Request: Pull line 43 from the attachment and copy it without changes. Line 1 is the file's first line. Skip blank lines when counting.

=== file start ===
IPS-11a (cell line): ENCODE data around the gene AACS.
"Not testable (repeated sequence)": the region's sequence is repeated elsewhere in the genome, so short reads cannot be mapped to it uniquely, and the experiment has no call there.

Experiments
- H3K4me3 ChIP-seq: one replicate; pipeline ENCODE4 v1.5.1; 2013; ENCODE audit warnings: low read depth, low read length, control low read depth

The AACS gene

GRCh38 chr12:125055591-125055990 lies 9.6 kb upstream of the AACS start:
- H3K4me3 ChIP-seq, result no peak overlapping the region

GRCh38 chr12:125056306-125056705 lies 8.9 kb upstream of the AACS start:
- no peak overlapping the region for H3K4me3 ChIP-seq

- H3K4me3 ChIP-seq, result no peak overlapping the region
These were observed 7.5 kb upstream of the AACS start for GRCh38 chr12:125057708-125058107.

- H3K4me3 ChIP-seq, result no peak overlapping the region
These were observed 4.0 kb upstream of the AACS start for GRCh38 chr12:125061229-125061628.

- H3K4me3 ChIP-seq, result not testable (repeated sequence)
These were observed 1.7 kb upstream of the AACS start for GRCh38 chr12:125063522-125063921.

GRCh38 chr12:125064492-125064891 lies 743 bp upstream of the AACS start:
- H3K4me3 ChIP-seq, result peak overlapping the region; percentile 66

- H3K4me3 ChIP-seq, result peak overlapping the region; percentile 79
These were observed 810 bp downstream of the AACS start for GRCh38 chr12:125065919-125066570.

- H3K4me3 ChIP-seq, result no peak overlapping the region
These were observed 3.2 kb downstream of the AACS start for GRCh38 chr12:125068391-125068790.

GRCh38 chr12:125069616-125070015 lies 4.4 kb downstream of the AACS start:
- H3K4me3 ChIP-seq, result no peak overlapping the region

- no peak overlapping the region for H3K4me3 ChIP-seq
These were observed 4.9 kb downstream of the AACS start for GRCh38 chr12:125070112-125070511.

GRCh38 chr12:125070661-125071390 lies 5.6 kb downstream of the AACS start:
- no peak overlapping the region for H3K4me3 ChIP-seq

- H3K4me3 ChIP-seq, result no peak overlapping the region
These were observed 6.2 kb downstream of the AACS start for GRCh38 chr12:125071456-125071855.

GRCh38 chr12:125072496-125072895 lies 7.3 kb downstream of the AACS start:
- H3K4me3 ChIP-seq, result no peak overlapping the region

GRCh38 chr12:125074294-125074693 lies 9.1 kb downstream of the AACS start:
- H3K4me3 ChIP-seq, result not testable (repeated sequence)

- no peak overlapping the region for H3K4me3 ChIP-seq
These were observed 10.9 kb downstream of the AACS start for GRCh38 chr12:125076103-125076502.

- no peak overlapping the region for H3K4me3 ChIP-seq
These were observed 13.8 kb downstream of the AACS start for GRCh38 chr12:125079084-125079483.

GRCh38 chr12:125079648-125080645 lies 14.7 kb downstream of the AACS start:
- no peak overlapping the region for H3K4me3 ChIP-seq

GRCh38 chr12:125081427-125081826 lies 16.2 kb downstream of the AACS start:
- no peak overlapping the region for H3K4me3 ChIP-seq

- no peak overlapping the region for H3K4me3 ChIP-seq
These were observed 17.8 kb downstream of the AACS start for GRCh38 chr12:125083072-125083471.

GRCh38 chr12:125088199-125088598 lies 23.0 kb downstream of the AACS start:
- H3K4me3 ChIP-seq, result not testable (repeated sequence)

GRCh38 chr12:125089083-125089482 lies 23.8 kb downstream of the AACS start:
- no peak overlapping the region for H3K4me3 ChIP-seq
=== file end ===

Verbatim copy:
These were observed 17.8 kb downstream of the AACS start for GRCh38 chr12:125083072-125083471.